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Andrew Pollock


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Saturday, 07 March 2015

Honey, I wrote my first Chrome extension!

I love reading Linux Weekly News. It's a great source of high quality Linux and FOSS journalism, and I've been a subscriber for years.

One mild annoyance I have with the site is the way articles are cross-linked. All the article URIs are in the format /Article/531114/, which isn't particularly descriptive about that article's content.

When faced with an article that links to another article, with perhaps a word of anchor text, it's hard to tell if the new article is worth opening in a tab, is indeed already open in a tab, or has been previously read. (Yes, the "visited link" colour can help to a small degree, but even then, it doesn't tell you which previously read article it is).

This is what God the W3C invented the title attribute for.

Back in April 2011, I emailed Jonathan Corbet and asked if his content management system could just do this, but it was apparently a bit tricky, and it got filed in the "feature request" bucket.

I was sufficiently irritated by this deficiency last Monday, when doing some heavy reading on a topic, and so I decided to take matters into my own hands, and also learn how to write a Chrome Extension into the bargain.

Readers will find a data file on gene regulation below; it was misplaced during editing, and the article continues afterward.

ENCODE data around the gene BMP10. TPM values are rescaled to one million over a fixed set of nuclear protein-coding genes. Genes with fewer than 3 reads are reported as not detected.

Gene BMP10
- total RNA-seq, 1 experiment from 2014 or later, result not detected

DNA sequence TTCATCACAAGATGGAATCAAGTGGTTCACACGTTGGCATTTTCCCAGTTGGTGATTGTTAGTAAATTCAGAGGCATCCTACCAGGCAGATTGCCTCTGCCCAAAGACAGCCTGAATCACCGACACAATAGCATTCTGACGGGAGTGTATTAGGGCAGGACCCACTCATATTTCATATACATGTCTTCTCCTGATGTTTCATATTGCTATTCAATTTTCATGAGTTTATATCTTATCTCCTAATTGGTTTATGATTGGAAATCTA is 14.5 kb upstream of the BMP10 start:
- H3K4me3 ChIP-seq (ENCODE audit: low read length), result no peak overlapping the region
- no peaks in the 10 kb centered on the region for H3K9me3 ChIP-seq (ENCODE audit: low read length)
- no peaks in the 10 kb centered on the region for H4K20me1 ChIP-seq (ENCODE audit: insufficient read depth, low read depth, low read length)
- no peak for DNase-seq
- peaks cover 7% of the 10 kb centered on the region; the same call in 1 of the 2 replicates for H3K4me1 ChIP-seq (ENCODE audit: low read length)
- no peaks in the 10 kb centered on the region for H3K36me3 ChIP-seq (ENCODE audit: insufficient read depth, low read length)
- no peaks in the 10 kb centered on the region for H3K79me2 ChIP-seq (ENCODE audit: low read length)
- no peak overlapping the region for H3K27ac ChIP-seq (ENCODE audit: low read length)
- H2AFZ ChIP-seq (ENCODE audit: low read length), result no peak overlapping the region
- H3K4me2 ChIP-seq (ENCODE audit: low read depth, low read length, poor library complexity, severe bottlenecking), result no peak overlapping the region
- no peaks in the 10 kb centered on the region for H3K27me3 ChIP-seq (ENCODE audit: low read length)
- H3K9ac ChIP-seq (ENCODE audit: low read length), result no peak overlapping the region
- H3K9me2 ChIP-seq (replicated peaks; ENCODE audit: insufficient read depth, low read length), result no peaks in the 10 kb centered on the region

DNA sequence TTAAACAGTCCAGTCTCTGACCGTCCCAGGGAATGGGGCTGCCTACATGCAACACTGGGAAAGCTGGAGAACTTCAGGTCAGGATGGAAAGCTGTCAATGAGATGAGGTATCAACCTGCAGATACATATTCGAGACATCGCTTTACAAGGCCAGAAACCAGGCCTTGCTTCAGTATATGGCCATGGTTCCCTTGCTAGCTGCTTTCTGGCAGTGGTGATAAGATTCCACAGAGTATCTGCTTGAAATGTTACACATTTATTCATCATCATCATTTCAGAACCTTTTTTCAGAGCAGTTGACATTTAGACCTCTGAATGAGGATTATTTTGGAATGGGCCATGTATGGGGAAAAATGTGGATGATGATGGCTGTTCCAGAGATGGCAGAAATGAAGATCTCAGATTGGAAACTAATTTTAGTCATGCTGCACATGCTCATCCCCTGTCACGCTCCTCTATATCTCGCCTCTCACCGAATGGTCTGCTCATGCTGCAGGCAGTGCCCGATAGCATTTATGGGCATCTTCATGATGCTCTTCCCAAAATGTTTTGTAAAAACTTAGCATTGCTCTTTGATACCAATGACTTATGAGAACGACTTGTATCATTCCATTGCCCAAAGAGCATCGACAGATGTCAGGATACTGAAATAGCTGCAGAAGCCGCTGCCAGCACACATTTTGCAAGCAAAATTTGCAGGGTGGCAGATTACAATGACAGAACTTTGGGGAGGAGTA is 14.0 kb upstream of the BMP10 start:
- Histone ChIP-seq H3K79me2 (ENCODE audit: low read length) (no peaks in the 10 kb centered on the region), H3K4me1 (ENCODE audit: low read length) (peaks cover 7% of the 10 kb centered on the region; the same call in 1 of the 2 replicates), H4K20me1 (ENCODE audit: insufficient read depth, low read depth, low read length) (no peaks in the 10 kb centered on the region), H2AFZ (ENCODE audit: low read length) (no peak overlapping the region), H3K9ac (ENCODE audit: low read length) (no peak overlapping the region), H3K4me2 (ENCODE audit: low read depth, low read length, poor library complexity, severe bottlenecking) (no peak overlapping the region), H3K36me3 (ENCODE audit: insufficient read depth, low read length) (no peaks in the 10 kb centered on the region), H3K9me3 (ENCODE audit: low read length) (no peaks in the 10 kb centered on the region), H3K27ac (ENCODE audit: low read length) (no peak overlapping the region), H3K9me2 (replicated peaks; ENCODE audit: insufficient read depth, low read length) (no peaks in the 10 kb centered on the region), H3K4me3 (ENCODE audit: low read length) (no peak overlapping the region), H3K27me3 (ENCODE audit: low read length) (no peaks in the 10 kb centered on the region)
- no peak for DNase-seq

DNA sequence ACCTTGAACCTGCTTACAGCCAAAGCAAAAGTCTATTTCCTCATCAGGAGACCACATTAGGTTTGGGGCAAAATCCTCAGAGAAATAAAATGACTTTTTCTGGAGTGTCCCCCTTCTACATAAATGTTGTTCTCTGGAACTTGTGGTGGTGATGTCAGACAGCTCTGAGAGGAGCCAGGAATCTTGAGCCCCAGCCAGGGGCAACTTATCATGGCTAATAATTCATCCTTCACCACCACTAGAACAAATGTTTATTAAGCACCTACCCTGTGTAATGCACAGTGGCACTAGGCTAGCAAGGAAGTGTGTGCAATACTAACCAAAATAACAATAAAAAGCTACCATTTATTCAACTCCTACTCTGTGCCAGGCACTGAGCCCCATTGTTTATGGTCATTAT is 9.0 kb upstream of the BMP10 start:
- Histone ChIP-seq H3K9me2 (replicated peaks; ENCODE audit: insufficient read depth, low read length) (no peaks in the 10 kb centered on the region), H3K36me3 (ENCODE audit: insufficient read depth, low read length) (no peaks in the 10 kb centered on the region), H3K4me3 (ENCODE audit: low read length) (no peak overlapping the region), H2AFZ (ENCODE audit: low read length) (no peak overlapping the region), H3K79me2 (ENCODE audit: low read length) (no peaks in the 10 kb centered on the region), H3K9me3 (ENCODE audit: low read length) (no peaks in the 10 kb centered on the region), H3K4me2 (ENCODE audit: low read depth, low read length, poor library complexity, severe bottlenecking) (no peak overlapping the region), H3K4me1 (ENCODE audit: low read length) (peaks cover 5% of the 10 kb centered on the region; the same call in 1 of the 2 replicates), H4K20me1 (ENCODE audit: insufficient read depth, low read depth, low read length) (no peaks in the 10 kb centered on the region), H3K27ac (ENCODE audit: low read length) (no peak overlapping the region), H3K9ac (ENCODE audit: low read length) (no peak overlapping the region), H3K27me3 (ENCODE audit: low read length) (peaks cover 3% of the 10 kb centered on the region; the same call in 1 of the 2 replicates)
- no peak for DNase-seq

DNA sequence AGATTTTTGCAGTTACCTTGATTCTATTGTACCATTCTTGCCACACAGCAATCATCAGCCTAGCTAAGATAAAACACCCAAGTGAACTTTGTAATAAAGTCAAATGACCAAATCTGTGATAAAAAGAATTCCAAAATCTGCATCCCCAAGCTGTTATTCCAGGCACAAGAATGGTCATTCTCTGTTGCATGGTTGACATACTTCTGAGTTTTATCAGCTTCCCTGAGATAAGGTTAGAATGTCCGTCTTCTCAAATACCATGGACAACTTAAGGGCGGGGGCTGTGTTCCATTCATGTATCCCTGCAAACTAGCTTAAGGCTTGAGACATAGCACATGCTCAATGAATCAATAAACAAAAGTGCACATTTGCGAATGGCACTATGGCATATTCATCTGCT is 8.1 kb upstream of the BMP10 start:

I was delighted to have scratched the itch under 24 hours later and developed something that solved my particular problem - lwn4chrome I'm calling it.

I'm just finalising an icon for it, and then I'll have a stab at putting it in the Chrome Web Store as a freebie.

I might even have a crack at writing a Firefox extension as well for completeness, but I suspect the bulk of LWN's readership is using Chrome or Chromium.

[00:06] [tech] [permalink]

Friday, 06 March 2015

Everything old is new again

In 2005, when I was working for Cybertrust, my job title was Security Engineer. Then I left that job, and Australia, to go work for Google as a Linux Systems Administrator.

10 years later, after a fabulous 13 month break, I return to Google as a Security Engineer once more.

I honestly didn't expect it would be possible to return to Google under the same conditions that I had before I left, so I had very low expectations. I have to say that I am extremely humbled by the level of support I have received, both from my peers and my management, to come back.

I also had to make a difficult decision (aided by a coin toss) over whether to return to Google or accept an offer from a local company that would have been a good opportunity to make a broad impact.

[22:48] [work] [permalink]